- Quinnipiac women’s basketball announces non-conference schedule
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- President Judy Olian to ‘shape Quinnipiac’s bright future’ with students
- Quinnipiac men’s ice hockey releases 2018-19 schedule
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- Former Quinnipiac men’s ice hockey player Connor Clifton signs with the Boston Bruins
- Quinnipiac Avenue explosion
- Push for perfection
Professor Kiku Jones inspires students through ‘power poses’
Jones calmly began to do roll call, picking a name from the middle of the list and calling it out. The moment the name rang through the empty hall, one student sprung up out of the chair into a dramatic pose and held it.
More names were called and with every name came a different pose. After all the names were called, not a single student moved an inch, and the only sound was from the billowing storm.
That was the moment, recounted by Jones, that sticks with her as the moment she decided to use the ‘power pose’ to invoke confidence in her pupils.
“When I first heard about the ‘power pose’ idea, I thought ‘let me try and roll this out,’” Jones said. “I saw what was happening and how (my students) were acting more confident. Every year since, it’s gotten better.”
Jones found inspiration in a TED Talk from American social pyschologist Amy Cuddy. In the TED Talk, Cuddy describes the power of confident body posture, which she calls ‘power poses.’ Jones saw the talk and decided to try it in her class for the year.
“I can see the change from nervousness and giggling at the start of the semester to the strong, fierce faces at the end of the semester,” Jones said. “I feel a lot of of students at the senior level have done all this amazing work and even they are not feeling quite that confident in all they have accomplished. I want them to feel empowered.”
“Kiku Jones is the type of professor you look for at a university,” Kevin Stefanak, a QU alum and former student of Jones’ said. “She not only challenges you to do your best, but she cares for each and every one of her students.”
Jones is an associate professor of computer information systems and recipient of the highest Quinnipiac faculty honor, the Center for Excellence in Teaching Award. The award is hung up on the front wall of her office, barely noticeable when the door is open.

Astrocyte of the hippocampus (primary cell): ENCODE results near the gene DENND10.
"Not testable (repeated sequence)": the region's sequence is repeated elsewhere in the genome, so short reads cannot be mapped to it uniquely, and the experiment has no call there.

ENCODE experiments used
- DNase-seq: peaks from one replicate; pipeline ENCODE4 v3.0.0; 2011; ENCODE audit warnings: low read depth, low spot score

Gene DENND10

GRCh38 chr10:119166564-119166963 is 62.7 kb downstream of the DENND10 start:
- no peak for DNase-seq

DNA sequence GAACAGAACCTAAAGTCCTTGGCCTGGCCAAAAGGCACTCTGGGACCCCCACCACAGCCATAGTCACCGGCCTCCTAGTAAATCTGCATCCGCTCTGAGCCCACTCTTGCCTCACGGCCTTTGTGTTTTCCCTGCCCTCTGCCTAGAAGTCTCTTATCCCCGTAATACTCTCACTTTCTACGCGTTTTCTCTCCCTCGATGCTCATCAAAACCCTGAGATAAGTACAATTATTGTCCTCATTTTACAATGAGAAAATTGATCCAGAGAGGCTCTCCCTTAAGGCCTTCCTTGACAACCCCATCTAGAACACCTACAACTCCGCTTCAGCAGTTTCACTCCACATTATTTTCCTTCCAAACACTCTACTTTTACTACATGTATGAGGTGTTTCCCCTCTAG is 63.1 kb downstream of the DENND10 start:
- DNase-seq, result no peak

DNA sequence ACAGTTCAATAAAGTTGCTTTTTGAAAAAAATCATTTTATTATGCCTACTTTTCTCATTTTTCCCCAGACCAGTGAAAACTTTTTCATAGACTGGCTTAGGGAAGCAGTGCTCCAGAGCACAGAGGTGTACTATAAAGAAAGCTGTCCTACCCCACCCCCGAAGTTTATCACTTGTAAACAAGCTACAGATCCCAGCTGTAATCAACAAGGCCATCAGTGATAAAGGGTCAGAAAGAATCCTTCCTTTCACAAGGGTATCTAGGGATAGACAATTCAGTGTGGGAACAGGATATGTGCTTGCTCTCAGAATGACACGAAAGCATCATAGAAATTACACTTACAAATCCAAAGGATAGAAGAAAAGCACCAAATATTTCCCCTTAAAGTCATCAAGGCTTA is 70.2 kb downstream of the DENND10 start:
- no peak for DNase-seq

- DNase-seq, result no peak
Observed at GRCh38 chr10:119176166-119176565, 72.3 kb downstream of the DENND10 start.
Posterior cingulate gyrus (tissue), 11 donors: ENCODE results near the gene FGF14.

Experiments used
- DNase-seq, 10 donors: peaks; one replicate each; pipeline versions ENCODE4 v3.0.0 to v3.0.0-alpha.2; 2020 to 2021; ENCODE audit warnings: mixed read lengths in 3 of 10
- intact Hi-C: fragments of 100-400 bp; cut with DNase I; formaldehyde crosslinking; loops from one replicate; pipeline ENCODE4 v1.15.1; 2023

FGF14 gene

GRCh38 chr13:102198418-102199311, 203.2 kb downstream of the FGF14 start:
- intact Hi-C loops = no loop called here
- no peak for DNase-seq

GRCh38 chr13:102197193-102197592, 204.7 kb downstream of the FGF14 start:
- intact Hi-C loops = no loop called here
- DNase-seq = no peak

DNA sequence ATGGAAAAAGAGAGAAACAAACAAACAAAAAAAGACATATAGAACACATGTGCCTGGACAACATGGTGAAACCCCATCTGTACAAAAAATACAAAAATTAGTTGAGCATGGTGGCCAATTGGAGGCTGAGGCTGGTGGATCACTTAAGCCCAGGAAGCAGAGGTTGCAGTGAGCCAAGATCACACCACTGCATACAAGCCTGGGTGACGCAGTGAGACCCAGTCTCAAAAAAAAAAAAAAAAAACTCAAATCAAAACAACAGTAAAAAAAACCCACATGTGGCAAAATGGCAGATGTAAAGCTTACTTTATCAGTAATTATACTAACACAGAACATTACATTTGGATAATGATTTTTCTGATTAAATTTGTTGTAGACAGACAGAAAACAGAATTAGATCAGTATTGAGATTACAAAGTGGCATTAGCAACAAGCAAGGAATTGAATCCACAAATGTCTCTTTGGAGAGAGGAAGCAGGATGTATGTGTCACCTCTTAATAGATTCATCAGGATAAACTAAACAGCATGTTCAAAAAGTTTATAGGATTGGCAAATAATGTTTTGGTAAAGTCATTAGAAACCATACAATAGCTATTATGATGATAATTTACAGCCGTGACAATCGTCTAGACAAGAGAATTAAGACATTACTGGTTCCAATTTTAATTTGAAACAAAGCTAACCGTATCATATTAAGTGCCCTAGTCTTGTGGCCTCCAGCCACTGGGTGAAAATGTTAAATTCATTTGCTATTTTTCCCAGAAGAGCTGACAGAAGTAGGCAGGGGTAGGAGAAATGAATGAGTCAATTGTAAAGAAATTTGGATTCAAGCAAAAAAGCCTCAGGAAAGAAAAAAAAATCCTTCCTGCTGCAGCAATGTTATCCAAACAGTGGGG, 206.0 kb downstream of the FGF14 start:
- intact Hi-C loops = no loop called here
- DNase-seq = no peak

Instead of the award, the first thing a visitor might notice are the pictures of her kids, family, and as she points out, her two biggest influences in her teaching style.
“I am a strange combo of the two,” Jones said. “They were really big influences on me.”
The picture shows two people leaning on one another. The first is her own professor of computer information systems from Western Kentucky University, Linda Johnson.
“She was a phenomenal and engaging professor,” Jones said with a smile. “I was more interested in learning from her than I was in the course material.”
Then there is the other man in the picture, Dr. Jack Stallard, one of her professors at Western Kentucky. She described him as a the man who inspired her to be a professor. He connected with his students by spending the first few minutes every class asking what everyone had for lunch, how their days had been and genuinely connecting with his students.
“I do everything to bring my students up,” Jones said. “I’m not trying to bring them toward my major, I’m trying to make them confident in themselves.”
Jones has certainly done what she set out to do, as her students, both former and current speak very fondly of her.
“Her care and dedication to her students’ development inside and outside the classroom leave an everlasting impression on all who take her class,” Stefanak said. “Professors like (Jones) are one in a million and an incredible asset to the university.”